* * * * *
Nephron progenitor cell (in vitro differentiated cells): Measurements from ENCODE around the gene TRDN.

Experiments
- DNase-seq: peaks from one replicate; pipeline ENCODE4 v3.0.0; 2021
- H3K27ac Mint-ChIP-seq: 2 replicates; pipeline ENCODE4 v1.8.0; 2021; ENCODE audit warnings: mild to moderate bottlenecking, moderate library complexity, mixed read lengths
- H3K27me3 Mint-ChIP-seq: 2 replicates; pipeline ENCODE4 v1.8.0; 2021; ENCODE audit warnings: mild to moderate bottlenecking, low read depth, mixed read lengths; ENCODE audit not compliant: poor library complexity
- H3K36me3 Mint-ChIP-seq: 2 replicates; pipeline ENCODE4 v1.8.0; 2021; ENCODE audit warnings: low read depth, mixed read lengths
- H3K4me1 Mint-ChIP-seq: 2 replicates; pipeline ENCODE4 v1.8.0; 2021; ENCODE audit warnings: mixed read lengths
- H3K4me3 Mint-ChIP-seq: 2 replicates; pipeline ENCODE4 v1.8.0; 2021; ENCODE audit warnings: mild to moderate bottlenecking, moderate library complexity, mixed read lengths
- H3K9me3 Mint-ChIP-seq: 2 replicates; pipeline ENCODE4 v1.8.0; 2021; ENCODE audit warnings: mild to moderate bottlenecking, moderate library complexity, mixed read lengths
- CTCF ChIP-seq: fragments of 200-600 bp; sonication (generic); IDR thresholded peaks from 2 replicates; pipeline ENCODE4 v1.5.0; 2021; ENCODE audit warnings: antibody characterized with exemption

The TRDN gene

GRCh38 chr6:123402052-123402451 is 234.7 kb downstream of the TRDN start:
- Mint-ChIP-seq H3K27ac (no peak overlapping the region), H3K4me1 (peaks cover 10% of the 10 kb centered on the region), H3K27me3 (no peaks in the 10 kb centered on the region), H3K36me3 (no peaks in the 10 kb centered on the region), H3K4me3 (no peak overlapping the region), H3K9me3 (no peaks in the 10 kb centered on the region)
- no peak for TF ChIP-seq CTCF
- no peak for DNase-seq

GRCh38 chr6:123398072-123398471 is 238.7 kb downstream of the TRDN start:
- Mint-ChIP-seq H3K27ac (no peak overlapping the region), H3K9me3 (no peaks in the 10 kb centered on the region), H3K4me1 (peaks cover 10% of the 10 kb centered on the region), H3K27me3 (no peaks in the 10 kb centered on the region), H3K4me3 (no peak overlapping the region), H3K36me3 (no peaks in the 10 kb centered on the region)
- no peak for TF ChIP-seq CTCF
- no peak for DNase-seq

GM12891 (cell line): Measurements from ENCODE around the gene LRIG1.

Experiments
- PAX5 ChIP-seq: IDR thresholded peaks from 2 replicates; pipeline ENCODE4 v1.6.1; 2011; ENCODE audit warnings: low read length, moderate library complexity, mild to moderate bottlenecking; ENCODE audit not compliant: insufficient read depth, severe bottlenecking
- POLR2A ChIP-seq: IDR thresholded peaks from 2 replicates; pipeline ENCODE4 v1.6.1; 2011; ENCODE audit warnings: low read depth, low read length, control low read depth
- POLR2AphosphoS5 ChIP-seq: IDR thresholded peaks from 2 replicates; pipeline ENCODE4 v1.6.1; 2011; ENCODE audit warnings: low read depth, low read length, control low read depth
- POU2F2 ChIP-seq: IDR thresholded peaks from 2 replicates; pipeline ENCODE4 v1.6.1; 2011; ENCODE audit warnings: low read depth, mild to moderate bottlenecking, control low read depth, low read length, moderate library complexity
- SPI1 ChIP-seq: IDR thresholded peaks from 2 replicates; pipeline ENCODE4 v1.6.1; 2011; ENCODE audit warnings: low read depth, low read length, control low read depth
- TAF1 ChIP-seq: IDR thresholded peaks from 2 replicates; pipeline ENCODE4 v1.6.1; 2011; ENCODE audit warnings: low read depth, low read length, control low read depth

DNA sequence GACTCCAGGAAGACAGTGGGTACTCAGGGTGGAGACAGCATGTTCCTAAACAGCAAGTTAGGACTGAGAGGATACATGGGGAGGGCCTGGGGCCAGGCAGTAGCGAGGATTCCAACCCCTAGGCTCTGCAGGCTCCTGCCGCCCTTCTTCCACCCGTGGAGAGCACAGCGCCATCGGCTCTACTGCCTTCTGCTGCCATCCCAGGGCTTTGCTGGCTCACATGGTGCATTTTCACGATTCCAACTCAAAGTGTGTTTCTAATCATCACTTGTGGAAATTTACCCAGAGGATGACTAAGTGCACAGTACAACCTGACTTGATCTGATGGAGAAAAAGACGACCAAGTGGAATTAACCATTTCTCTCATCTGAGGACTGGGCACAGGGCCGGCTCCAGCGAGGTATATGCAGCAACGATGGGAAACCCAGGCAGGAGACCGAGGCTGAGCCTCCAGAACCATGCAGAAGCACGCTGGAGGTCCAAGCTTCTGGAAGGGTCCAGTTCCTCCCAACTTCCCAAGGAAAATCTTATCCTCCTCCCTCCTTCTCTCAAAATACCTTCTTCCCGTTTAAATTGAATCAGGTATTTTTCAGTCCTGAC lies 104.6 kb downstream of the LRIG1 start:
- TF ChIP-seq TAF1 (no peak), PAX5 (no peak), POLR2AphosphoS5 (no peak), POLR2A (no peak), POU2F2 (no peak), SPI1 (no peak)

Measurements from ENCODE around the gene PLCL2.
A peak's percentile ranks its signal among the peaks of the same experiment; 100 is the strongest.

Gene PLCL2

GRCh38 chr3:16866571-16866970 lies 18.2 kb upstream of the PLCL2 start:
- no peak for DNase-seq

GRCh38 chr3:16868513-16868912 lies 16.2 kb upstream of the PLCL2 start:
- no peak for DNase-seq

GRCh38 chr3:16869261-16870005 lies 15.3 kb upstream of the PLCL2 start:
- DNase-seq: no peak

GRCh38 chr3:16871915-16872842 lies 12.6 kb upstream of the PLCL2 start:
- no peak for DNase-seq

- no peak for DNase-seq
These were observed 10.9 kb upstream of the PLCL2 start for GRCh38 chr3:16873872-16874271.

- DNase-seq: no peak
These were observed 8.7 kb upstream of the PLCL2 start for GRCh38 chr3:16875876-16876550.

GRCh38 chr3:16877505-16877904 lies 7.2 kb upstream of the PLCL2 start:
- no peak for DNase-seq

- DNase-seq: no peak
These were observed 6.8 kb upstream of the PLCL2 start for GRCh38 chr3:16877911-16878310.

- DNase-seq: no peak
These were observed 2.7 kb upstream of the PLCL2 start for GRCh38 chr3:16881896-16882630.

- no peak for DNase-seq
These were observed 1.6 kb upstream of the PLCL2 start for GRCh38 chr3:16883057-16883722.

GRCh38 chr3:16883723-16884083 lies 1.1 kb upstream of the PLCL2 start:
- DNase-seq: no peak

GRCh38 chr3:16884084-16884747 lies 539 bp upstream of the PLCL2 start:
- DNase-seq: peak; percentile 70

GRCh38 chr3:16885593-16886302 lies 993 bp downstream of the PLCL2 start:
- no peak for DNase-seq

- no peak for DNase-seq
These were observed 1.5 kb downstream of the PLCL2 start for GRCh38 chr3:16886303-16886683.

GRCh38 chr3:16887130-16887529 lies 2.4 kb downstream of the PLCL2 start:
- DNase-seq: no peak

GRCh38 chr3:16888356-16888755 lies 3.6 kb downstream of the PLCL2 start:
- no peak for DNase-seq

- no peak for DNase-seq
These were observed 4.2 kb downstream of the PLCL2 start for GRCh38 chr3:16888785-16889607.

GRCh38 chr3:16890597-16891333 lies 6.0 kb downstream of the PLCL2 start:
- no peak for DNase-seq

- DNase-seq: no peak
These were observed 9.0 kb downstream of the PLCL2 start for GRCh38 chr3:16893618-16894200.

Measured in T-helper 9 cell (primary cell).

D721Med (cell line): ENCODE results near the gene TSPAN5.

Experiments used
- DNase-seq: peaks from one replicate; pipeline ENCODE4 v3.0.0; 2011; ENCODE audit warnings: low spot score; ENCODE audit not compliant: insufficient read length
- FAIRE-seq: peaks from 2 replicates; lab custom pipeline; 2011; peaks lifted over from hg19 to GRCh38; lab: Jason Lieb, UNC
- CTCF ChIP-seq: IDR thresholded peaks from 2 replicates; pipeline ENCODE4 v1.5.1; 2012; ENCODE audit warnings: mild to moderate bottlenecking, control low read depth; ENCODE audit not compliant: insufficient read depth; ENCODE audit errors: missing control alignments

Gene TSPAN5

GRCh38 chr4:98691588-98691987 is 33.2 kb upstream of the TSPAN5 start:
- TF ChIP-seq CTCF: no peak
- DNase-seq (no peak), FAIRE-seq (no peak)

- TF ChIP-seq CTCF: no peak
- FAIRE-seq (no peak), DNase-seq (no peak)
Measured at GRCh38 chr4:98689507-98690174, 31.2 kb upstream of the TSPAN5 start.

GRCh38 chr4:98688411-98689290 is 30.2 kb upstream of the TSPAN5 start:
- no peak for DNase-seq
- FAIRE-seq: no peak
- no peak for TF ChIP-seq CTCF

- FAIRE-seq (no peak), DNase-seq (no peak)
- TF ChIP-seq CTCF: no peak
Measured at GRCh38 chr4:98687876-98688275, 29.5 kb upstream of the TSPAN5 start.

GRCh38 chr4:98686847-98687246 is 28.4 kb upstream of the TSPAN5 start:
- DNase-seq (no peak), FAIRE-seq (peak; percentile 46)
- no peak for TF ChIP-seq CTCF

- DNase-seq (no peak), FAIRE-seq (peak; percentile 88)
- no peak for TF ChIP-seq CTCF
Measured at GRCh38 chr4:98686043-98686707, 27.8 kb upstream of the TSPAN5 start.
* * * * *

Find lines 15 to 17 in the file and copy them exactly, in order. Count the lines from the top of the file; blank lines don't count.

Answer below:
- no peak for DNase-seq

GRCh38 chr6:123398072-123398471 is 238.7 kb downstream of the TRDN start:
- Mint-ChIP-seq H3K27ac (no peak overlapping the region), H3K9me3 (no peaks in the 10 kb centered on the region), H3K4me1 (peaks cover 10% of the 10 kb centered on the region), H3K27me3 (no peaks in the 10 kb centered on the region), H3K4me3 (no peak overlapping the region), H3K36me3 (no peaks in the 10 kb centered on the region)